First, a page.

I just wish Jim that you were as fervent in your disgust of the grand jury decision as you are with the minority of protesters that are disgracing themselves.

    Jeffrey

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  4. Mayor DeBlasio recently stated, “People need to know that black lives and brown lives matter as much as white lives . . . The relationship between police and community has to change.” you said Is this based on empirical research? No, it’s not. It’s just his flawed opinion. I’m confused, you suggest there is a flaw in his logic. There are about 350,000,000 people in America, have we all been enlightened, the racial issues disappeared ? I think not ,but even if we live in the new utopia there is nothing wrong with people knowing that black lives and brown lives matter as much as white lives. moreover it seems like an innocuous statement of fact this is information should have. and with respect to The relationship between police and community you see no need for change , Really?everything is A-ok no problems. Sir, whether it be the police or the community a change is going to be necessary. And one more thing, Roy Bryant and J. W. Milam were acquitted for the Murder of Emmet Till and as you said Regardless of our opinion on the jury’s actions, we must accept the result of their deliberations. JUSTICE SERVED. it should be noted that in 1956 LOOK magazine the full confession of the two acquitted killers and even though They were still under bond on a charge of kidnapping Emmett Till, based on their own statements to arresting officers. But three grand juries failed to indict them. once again JUSTICE SERVED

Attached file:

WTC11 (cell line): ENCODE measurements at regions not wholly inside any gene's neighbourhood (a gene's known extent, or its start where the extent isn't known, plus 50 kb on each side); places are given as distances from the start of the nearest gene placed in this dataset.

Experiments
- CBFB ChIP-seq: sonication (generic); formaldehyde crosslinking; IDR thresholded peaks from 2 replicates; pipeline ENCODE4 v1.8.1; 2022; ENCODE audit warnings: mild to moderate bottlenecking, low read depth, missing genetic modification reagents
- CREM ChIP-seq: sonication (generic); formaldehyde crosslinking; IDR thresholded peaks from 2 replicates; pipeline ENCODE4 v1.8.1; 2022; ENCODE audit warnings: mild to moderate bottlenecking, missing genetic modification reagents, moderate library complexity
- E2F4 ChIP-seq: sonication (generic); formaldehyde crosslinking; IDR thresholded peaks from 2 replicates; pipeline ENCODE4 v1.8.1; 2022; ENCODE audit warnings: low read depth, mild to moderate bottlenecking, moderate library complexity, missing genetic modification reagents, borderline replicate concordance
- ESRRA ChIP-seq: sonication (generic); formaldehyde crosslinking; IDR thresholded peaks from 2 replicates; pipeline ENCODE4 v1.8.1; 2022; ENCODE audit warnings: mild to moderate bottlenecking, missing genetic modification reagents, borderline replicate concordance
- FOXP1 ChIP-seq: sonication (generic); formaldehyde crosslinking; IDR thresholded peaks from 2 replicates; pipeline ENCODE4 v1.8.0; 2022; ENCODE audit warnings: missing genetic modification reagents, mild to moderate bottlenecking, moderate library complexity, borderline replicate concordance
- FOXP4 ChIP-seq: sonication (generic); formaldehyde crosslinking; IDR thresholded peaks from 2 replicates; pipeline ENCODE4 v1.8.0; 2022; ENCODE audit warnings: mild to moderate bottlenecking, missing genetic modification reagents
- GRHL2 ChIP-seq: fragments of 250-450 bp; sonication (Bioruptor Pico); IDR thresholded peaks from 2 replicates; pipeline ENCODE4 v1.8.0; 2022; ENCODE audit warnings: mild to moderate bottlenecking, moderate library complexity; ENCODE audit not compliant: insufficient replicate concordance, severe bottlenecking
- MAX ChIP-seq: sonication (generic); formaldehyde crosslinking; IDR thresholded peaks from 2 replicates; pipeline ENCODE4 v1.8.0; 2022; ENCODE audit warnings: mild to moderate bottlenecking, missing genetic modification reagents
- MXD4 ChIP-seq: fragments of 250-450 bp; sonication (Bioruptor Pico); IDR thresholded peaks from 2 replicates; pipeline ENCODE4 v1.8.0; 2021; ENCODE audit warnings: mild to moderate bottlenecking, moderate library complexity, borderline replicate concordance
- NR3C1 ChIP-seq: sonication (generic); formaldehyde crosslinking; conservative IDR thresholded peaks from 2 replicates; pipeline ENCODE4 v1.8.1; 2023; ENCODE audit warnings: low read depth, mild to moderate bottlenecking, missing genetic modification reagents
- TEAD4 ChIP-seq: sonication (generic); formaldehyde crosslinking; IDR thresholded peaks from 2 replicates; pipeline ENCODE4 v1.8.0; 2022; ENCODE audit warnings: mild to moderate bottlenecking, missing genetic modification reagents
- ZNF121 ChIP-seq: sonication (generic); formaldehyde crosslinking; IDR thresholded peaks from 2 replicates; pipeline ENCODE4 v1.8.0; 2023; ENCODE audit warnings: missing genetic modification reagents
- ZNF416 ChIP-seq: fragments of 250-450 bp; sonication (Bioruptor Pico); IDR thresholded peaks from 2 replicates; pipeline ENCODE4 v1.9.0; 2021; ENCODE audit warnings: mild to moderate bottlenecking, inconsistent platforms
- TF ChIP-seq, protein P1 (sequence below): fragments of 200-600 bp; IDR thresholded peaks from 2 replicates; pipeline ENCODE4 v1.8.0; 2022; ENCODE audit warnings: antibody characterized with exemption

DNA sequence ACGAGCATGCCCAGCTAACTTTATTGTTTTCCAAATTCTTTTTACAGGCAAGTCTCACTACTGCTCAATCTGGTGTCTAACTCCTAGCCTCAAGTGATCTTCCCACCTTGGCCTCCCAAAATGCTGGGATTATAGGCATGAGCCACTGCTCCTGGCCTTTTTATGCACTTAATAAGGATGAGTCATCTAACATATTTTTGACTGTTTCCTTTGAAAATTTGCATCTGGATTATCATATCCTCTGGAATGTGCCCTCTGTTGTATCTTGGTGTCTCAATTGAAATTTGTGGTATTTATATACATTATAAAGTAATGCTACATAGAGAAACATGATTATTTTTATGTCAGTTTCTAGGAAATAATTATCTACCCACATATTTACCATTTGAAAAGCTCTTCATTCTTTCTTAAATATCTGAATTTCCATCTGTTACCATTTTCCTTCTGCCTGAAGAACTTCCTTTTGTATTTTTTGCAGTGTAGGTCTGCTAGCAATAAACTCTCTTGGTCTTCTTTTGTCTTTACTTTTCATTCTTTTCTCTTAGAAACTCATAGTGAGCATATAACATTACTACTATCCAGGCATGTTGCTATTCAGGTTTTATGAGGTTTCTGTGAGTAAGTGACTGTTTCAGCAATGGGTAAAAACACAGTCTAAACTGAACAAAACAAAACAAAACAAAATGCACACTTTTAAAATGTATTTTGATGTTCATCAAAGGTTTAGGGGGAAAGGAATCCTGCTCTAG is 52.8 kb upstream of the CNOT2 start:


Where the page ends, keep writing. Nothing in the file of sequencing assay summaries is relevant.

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  5. I agree with you 100%. Excellent article Jim.